mezzanine

[mez-uh-neen, mez-uh-neen]
noun
1.
the lowest balcony or forward part of such a balcony in a theater.
2.
a low story between two other stories of greater height in a building, especially when the low story and the one beneath it form part of one composition; an entresol.

Origin:
1705–15; < French < Italian mezzanino, equivalent to mezzan(o) middle (< Latin mediānus median) + -ino diminutive suffix

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World English Dictionary
mezzanine (ˈmɛzəˌniːn, ˈmɛtsəˌniːn)
 
n
1.  mezzanine floor, Also called: entresol an intermediate storey, esp a low one between the ground and first floor of a building
2.  (US), (Canadian) theatre the first balcony
3.  (Brit) theatre a room or floor beneath the stage
 
adj
4.  Often shortened to: mezz of or relating to an intermediate stage in a financial process: mezzanine funding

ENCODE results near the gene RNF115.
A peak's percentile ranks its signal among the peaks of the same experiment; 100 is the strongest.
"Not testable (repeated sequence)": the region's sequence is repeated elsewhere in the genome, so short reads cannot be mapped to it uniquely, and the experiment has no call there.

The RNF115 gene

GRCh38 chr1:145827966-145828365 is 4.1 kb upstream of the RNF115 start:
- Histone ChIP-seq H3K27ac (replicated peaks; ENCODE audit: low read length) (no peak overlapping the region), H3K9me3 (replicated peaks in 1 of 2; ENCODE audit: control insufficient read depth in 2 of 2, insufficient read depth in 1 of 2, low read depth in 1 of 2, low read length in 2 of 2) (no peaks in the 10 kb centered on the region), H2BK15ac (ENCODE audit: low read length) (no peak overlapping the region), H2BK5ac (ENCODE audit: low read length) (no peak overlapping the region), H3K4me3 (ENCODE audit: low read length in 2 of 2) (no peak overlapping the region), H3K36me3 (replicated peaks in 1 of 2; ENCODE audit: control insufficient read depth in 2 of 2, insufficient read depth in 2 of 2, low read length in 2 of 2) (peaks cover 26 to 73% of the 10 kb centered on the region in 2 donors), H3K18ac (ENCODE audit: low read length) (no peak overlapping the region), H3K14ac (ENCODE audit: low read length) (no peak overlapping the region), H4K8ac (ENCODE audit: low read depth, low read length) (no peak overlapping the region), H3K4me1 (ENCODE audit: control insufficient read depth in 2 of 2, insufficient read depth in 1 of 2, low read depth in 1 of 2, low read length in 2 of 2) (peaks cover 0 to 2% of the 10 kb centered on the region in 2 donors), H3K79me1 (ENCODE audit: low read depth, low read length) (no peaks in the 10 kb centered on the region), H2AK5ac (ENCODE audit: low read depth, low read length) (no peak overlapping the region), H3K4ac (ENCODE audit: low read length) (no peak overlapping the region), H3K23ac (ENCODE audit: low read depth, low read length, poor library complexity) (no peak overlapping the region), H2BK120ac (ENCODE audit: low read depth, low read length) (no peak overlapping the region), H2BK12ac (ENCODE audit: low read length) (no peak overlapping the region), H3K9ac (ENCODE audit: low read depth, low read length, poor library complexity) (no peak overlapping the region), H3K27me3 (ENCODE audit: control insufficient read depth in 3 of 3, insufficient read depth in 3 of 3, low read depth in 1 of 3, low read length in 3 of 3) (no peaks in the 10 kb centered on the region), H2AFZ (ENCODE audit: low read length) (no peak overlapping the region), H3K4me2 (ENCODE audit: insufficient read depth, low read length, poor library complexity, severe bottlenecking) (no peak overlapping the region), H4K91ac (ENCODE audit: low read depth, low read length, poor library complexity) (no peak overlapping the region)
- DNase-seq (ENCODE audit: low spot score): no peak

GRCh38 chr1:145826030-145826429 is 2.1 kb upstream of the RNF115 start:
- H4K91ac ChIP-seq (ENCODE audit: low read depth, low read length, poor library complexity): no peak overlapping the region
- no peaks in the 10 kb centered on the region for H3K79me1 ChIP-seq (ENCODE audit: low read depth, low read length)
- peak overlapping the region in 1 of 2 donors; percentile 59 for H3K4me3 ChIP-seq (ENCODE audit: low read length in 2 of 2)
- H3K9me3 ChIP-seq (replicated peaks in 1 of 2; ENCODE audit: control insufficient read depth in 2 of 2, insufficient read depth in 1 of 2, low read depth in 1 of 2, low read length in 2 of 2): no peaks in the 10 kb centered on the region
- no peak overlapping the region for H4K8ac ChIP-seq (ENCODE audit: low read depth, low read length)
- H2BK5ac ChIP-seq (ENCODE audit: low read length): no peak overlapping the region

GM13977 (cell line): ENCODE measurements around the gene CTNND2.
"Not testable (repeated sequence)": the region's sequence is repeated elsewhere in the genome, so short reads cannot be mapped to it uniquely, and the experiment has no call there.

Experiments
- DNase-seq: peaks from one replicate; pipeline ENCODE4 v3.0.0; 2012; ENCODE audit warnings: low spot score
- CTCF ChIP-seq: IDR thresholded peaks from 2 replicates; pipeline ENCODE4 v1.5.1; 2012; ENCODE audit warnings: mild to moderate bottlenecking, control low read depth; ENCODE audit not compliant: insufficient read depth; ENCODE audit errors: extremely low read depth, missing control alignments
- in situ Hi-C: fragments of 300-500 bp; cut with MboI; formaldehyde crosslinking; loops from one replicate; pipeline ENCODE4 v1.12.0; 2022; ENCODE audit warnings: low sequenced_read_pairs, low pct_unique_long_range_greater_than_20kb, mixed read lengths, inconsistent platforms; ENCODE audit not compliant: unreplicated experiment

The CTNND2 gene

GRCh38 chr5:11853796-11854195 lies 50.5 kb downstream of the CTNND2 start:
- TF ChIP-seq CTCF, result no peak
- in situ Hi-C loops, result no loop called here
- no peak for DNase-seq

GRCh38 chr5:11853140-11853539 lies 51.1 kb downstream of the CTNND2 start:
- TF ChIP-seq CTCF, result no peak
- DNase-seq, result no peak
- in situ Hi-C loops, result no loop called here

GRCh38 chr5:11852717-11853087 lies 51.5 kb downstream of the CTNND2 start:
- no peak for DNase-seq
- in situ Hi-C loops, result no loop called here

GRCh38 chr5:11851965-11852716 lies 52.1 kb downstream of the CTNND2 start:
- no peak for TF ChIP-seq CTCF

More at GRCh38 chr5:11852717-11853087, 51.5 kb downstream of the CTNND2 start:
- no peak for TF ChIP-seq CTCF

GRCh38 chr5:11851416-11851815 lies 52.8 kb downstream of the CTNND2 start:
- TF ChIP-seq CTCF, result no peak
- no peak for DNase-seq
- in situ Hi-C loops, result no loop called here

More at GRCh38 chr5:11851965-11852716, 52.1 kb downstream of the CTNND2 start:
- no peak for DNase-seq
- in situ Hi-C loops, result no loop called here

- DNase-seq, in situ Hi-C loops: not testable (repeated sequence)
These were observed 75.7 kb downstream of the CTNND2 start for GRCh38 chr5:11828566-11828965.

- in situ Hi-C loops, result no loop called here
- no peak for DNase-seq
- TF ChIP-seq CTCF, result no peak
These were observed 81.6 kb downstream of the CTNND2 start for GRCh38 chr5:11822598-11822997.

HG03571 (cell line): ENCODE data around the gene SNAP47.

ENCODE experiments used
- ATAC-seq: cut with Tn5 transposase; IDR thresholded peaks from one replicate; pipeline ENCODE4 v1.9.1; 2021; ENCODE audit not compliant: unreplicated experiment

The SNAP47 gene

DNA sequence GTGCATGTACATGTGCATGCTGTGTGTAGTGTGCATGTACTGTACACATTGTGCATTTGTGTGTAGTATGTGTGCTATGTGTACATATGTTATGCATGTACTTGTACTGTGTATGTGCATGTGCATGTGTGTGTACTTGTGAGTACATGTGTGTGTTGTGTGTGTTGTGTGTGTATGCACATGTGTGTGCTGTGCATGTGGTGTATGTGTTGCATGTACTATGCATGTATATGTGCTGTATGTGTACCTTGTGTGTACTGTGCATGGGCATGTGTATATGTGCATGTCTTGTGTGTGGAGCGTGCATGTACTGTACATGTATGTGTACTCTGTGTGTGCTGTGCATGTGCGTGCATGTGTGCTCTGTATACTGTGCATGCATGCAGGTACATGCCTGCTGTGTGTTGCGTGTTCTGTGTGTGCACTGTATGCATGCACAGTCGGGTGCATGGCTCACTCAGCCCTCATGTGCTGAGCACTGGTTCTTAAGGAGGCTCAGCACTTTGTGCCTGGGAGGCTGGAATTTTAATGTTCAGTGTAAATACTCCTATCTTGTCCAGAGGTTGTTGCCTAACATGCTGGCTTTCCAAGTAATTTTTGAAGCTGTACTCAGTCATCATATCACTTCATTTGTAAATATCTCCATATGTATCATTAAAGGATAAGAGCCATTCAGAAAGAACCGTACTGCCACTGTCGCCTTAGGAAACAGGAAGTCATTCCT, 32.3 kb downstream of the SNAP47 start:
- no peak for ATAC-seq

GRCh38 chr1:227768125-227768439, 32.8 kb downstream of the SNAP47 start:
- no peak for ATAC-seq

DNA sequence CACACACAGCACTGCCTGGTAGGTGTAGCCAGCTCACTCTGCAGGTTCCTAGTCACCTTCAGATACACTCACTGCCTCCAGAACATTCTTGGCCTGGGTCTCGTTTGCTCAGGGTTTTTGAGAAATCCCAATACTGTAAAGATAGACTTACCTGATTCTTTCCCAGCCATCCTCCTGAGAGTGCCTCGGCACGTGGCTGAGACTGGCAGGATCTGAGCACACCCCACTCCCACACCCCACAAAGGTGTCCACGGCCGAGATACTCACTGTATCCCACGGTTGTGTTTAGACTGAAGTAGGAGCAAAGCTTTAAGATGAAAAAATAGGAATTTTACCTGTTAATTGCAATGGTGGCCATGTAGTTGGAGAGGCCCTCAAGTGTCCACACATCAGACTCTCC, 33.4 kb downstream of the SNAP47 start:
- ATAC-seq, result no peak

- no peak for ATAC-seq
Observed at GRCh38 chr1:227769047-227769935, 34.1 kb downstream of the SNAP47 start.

[C18: from French, from Italian, diminutive of mezzano middle, from Latin mediānusmedian]

Collins English Dictionary - Complete & Unabridged 10th Edition
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Etymonline
Word Origin & History

mezzanine
1711, "a low story between two tall ones in a building," from Fr., from It. mezzanino, from mezzano "middle," from L. medianus "of the middle," from medius (see medial). Sense of "lowest balcony in a theater" first recorded 1927.
Online Etymology Dictionary, © 2010 Douglas Harper
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Example sentences
The line to get in the door made a complete loop around the mezzanine balcony,
  and then wrapped in on itself.
The show will be set up on the mezzanine, accessible from the lobby without
  need of elevators.
Fans can choose from seats in the mezzanine or upper box, and lower box on
  select dates.
Installed in the mezzanine and platform levels, these luminous works provide a
  visual respite for people waiting in the stations.
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